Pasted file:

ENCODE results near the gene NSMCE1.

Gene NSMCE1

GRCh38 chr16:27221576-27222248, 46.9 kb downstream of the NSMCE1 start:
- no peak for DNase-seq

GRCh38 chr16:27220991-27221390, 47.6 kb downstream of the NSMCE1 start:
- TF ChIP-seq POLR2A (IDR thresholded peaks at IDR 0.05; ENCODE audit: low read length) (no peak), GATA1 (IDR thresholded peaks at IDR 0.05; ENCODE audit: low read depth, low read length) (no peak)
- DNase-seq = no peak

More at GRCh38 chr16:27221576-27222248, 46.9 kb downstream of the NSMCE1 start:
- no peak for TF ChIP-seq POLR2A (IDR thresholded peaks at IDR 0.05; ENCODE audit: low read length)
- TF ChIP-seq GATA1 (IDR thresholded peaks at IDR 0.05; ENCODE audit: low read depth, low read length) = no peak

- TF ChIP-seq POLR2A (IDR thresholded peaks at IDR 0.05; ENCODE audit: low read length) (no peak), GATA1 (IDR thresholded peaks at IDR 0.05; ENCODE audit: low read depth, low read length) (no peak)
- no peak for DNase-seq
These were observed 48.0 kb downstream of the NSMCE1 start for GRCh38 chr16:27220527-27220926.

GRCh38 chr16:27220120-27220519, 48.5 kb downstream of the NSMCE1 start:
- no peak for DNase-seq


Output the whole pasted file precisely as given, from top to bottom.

ENCODE results near the gene NSMCE1.

Gene NSMCE1

GRCh38 chr16:27221576-27222248, 46.9 kb downstream of the NSMCE1 start:
- no peak for DNase-seq

GRCh38 chr16:27220991-27221390, 47.6 kb downstream of the NSMCE1 start:
- TF ChIP-seq POLR2A (IDR thresholded peaks at IDR 0.05; ENCODE audit: low read length) (no peak), GATA1 (IDR thresholded peaks at IDR 0.05; ENCODE audit: low read depth, low read length) (no peak)
- DNase-seq = no peak

More at GRCh38 chr16:27221576-27222248, 46.9 kb downstream of the NSMCE1 start:
- no peak for TF ChIP-seq POLR2A (IDR thresholded peaks at IDR 0.05; ENCODE audit: low read length)
- TF ChIP-seq GATA1 (IDR thresholded peaks at IDR 0.05; ENCODE audit: low read depth, low read length) = no peak

- TF ChIP-seq POLR2A (IDR thresholded peaks at IDR 0.05; ENCODE audit: low read length) (no peak), GATA1 (IDR thresholded peaks at IDR 0.05; ENCODE audit: low read depth, low read length) (no peak)
- no peak for DNase-seq
These were observed 48.0 kb downstream of the NSMCE1 start for GRCh38 chr16:27220527-27220926.

GRCh38 chr16:27220120-27220519, 48.5 kb downstream of the NSMCE1 start:
- no peak for DNase-seq